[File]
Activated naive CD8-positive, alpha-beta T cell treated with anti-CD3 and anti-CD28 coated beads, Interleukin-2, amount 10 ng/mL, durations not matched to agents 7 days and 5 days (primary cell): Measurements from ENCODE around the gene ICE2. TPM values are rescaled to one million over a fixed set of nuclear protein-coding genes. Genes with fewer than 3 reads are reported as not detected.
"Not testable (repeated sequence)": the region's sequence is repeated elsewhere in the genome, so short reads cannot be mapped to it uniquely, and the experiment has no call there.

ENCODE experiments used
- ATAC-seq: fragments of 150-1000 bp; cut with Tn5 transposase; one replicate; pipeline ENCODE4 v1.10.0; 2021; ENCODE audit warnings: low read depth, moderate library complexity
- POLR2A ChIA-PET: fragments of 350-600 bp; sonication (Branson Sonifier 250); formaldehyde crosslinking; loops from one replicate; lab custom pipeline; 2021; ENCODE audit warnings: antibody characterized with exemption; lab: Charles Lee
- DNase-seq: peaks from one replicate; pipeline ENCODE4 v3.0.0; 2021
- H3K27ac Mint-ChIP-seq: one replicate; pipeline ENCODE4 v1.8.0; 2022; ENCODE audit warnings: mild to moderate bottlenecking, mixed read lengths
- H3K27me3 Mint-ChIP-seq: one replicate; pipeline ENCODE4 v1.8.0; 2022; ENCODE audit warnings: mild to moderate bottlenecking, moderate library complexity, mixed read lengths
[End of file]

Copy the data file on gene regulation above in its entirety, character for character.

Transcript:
Activated naive CD8-positive, alpha-beta T cell treated with anti-CD3 and anti-CD28 coated beads, Interleukin-2, amount 10 ng/mL, durations not matched to agents 7 days and 5 days (primary cell): Measurements from ENCODE around the gene ICE2. TPM values are rescaled to one million over a fixed set of nuclear protein-coding genes. Genes with fewer than 3 reads are reported as not detected.
"Not testable (repeated sequence)": the region's sequence is repeated elsewhere in the genome, so short reads cannot be mapped to it uniquely, and the experiment has no call there.

ENCODE experiments used
- ATAC-seq: fragments of 150-1000 bp; cut with Tn5 transposase; one replicate; pipeline ENCODE4 v1.10.0; 2021; ENCODE audit warnings: low read depth, moderate library complexity
- POLR2A ChIA-PET: fragments of 350-600 bp; sonication (Branson Sonifier 250); formaldehyde crosslinking; loops from one replicate; lab custom pipeline; 2021; ENCODE audit warnings: antibody characterized with exemption; lab: Charles Lee
- DNase-seq: peaks from one replicate; pipeline ENCODE4 v3.0.0; 2021
- H3K27ac Mint-ChIP-seq: one replicate; pipeline ENCODE4 v1.8.0; 2022; ENCODE audit warnings: mild to moderate bottlenecking, mixed read lengths
- H3K27me3 Mint-ChIP-seq: one replicate; pipeline ENCODE4 v1.8.0; 2022; ENCODE audit warnings: mild to moderate bottlenecking, moderate library complexity, mixed read lengths